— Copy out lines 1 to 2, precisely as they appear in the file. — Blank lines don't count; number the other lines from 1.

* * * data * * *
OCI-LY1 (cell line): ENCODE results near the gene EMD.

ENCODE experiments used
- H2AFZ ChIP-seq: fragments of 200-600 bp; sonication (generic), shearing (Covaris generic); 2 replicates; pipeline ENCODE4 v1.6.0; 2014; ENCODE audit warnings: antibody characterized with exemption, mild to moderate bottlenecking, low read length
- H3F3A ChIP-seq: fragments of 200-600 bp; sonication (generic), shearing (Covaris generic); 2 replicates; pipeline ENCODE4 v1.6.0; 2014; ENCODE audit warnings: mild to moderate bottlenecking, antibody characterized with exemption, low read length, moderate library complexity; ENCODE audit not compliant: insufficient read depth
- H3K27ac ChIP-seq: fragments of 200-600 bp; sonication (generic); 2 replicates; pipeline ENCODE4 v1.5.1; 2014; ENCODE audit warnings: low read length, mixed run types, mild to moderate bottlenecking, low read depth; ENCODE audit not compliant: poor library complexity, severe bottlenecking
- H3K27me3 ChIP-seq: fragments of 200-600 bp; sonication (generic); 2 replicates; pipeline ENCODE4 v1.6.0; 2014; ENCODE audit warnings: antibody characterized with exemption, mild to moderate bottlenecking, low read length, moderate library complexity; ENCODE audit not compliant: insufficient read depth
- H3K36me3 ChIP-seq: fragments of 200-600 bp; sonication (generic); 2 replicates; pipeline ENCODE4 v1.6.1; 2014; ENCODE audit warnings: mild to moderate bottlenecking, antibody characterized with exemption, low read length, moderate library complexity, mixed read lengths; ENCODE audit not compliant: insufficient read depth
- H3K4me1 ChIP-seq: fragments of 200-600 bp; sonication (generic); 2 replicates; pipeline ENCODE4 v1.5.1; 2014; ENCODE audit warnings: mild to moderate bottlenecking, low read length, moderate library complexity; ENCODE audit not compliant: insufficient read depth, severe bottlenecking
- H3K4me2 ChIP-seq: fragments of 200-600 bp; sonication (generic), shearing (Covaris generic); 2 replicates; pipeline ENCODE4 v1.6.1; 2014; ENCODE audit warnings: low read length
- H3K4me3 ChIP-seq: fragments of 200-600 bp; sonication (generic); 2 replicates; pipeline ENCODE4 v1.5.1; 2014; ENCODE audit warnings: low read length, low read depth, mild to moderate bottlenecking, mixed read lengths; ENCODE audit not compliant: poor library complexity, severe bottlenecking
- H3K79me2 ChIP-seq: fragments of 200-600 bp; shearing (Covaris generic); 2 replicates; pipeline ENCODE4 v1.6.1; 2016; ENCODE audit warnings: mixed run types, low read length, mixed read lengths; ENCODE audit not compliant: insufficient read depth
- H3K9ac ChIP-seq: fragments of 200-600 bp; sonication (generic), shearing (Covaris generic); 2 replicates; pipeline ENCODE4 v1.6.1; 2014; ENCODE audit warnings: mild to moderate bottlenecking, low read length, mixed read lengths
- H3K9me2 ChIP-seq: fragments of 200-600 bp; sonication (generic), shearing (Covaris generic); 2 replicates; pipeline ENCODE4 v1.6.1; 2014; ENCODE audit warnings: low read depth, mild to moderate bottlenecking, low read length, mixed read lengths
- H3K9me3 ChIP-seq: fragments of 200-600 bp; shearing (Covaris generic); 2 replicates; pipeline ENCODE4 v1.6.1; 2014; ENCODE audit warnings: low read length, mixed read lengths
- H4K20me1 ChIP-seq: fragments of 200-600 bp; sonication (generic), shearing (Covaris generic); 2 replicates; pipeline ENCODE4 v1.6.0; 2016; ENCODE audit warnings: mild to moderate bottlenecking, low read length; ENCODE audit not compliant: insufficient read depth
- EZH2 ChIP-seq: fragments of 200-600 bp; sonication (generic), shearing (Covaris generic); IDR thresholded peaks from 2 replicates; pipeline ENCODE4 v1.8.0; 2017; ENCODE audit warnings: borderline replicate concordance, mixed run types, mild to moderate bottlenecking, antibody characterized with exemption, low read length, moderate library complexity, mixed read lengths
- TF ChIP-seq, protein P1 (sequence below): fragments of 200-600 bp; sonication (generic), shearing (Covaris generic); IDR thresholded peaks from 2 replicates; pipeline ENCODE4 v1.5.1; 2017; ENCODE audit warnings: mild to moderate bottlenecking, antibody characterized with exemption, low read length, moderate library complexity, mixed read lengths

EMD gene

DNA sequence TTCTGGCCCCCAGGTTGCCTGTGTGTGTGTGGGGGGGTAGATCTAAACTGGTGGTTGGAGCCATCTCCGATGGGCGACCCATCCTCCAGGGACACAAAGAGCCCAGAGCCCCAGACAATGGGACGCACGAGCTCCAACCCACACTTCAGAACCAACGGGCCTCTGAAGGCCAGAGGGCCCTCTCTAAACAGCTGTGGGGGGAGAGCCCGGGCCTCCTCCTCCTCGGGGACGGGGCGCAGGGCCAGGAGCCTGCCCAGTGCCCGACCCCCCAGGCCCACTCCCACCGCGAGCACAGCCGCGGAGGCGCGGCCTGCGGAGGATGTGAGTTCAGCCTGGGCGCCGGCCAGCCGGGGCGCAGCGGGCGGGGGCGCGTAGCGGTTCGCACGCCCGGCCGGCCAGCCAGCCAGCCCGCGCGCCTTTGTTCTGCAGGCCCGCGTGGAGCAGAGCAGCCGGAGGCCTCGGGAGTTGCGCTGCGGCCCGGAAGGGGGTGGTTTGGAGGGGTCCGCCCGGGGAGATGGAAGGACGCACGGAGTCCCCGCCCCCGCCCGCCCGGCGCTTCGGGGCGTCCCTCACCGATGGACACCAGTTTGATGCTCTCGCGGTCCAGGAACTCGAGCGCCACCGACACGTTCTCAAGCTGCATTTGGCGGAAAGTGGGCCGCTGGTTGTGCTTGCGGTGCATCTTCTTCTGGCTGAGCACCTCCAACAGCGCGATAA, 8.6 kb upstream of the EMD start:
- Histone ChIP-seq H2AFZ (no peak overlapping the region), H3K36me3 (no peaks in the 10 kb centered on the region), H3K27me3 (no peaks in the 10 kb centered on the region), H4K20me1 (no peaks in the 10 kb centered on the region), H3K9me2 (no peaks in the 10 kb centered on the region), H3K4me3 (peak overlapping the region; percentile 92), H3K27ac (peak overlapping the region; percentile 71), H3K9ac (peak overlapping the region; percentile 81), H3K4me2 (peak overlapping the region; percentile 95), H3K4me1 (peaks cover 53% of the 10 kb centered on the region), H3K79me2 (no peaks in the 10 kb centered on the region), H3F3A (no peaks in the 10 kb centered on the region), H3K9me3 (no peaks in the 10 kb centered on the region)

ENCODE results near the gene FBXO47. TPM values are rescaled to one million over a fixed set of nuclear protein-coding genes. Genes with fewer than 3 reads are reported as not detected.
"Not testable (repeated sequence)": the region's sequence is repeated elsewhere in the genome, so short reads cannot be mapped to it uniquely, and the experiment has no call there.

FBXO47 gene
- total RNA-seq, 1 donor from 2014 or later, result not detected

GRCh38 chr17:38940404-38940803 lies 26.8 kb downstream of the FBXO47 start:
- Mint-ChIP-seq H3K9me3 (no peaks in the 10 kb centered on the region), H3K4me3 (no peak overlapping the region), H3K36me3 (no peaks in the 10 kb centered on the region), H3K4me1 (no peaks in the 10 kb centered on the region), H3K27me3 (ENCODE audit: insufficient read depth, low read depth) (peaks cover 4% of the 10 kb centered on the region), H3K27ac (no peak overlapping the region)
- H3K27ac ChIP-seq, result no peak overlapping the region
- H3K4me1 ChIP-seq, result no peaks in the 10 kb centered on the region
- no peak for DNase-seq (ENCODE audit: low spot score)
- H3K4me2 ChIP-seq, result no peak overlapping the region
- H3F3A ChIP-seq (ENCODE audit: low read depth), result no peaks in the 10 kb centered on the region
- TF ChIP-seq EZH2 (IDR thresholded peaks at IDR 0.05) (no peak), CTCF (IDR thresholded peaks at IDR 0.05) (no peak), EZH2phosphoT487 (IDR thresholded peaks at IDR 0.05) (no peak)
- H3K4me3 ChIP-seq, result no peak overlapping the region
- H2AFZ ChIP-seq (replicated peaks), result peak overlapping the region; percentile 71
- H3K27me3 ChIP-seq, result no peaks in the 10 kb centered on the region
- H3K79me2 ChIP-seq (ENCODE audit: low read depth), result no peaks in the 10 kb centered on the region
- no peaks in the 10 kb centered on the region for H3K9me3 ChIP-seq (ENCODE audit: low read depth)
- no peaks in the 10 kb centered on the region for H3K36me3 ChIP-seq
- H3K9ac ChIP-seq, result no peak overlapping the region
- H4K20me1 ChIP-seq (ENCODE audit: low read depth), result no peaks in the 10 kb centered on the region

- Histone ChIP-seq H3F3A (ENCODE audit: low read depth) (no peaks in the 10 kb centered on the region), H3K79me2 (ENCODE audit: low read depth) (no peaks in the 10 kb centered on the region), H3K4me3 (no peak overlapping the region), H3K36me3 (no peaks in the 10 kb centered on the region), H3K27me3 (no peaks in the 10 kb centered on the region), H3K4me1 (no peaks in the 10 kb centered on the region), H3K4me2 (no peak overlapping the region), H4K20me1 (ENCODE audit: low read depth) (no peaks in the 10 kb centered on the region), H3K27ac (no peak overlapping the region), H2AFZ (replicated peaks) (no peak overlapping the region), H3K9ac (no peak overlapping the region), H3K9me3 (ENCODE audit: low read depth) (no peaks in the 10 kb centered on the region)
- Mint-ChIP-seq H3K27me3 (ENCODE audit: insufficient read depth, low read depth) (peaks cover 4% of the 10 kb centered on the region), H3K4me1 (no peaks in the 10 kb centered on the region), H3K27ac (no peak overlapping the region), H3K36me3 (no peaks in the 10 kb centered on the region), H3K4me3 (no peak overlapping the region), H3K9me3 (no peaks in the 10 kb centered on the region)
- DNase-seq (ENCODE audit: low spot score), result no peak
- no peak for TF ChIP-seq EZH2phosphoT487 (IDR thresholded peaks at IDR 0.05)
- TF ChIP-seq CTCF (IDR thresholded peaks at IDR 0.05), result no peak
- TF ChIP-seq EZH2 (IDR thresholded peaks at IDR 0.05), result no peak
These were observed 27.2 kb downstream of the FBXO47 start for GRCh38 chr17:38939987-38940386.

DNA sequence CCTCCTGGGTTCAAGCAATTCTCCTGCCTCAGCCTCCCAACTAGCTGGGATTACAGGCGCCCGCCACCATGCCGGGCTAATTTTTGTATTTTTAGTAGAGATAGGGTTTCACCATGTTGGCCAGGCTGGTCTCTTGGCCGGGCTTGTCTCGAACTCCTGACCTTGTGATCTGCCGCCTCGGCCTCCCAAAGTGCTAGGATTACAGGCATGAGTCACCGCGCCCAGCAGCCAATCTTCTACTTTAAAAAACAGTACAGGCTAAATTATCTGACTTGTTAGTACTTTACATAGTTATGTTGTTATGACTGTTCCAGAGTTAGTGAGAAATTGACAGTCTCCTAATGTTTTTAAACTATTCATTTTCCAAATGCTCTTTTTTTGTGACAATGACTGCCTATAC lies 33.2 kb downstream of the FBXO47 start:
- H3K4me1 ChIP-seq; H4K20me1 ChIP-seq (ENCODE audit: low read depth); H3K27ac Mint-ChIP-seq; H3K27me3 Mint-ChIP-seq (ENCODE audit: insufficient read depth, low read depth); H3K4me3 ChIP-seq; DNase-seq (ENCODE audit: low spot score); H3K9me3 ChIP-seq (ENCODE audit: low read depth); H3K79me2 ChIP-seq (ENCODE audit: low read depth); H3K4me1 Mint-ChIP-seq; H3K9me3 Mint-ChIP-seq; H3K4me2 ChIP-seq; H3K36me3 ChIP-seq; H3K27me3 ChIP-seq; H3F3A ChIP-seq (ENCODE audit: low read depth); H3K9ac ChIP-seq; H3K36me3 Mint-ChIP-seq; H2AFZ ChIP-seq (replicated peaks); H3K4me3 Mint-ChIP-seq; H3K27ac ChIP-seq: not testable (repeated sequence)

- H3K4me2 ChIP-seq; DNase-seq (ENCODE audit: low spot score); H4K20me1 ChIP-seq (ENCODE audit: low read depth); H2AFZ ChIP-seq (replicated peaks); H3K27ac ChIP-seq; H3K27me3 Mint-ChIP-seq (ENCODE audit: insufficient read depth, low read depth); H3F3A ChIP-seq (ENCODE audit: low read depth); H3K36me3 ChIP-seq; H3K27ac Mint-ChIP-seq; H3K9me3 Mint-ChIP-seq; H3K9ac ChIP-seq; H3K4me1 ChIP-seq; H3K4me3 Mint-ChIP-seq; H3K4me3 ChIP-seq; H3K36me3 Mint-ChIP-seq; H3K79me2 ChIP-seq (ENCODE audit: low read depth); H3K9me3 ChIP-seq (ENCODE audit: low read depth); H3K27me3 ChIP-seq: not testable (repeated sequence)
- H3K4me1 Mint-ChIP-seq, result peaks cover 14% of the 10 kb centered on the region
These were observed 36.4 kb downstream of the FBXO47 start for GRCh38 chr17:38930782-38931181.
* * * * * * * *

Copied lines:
OCI-LY1 (cell line): ENCODE results near the gene EMD.

ENCODE experiments used